Starting this fall, the first students will enter the program. Upon graduation, these students will represent a new wave of licensed social workers entering the community to treat thousands of patients. Lessons from the program will be openly shared with any interested parties.

IU Health employee distributing free Naloxone

In April, 2019, the National Academy of Medicine (NAM) enlisted Indiana University to join a powerhouse collaborative dedicated to preventing opioid-related deaths and reversing national trends in opioid misuse and overdose. The collaborative brings together over 100 universities, hospitals, non-profits and other medical organizations to share research and best practices in the national fight against opioid addiction.

The Behavioral Health Academy aligns with our commitment to our patients and the communities we serve. By creating a pipeline of qualified, specially trained therapists, we will strengthen our fight against the opioid epidemic and change the lives of those with addiction,” George Hurd Vice President of Community Behavioral Health.

Eliminating Regulatory Obstacles and Identifying Policy Priorities

Another project has been working with federal and state legislators and government officials to help eliminate regulatory obstacles to, and prioritize policy options for, effective responses to substance use disorders.

At the request of members of Indiana’s congressional delegation, IU experts on health law
Nicolas Terry, Ross Silverman, and Aila Hoss produced a report on “Legal and Policy Best Practices in Response to the Substance Abuse Crisis.”

This was followed by a study and report, “Innovations in Opioid Law and Policy Interventions,” providing examples of effective interventions in four primary areas: rethinking criminalization; strengthening public health; increasing and improving treatment; and effecting change.

Nic Terry stands in a library

Nicolas Terry
Executive Director of the William S. and Christine S. Hall Center for Law and Health 

IU faculty have also partnered with the Addiction Policy Forum to meet with congressional staff, brief agency officials, and host workshops on Capitol Hill. Terry also has delivered testimony in front of the U.S. Senate Special Committee on Aging, during a hearing titled “Preventing and Treating Opioid Misuse Among Older Americans.”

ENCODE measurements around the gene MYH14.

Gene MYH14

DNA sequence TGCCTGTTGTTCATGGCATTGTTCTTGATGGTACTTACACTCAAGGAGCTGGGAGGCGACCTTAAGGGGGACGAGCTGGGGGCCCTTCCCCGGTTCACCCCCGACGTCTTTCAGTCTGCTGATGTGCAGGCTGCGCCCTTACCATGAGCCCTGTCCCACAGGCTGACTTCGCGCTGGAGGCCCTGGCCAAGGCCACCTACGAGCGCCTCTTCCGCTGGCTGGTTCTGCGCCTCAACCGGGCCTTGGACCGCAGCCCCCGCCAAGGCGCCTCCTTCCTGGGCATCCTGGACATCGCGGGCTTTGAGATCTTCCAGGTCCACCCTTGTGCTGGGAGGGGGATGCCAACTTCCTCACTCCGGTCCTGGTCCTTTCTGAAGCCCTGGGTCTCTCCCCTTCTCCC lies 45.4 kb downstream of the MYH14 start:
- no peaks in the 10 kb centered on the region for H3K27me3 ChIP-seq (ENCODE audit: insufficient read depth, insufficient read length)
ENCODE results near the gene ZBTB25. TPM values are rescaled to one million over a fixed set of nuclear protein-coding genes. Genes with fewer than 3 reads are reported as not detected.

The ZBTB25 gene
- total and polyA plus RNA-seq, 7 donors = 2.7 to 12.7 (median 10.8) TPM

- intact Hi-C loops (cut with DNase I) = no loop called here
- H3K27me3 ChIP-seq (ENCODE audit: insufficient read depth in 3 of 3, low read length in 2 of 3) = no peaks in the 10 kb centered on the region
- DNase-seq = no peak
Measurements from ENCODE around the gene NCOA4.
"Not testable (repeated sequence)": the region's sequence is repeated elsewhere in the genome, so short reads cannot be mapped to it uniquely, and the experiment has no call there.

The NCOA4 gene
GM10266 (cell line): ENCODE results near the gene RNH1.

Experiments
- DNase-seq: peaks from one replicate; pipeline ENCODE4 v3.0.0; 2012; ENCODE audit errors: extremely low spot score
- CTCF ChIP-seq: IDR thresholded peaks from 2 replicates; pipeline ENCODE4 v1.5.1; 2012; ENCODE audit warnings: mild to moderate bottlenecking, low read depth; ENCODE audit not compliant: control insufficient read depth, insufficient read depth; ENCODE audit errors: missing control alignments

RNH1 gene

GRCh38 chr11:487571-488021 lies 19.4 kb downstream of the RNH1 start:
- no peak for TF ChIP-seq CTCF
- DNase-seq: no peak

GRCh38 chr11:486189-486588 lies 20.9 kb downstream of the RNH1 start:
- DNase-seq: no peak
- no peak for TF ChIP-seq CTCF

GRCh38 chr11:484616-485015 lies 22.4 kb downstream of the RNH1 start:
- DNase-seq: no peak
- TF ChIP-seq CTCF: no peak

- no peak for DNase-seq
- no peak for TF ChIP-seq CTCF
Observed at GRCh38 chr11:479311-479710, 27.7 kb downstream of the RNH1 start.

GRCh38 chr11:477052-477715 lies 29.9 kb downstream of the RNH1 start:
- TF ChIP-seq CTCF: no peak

In addition, the university has partnered with the Indiana Supreme Court and state agencies to help train almost 1,000 court and law enforcement officials on Medically Assisted Treatment for addictions, and led a coalition of nonprofit groups and government agencies to distribute Naloxone kits and provide training in their use across Indianapolis.

Fueling Progress

Responding to the Addictions Crisis is one of three Grand Challenge initiatives at IU. The other two are working to advance individualized precision health and to help communities, businesses, and individuals prepare for environmental change. All have three objectives in common: address critical issues facing the public; work with key partners to provide holistic, practical recommendations; and create replicable models.

Robin Newhouse, principal investigator
A challenge that is this complex requires a comprehensive response. Together with our partners and community, we are responding with an integrated, multidisciplinary approach that can help us understand and address the factors that contribute to addiction now and in the future.” Robin Newhouse Dean of Indiana University’s School of Nursing and Principal Investigator of the Responding to the Addictions Crisis Grand Challenge.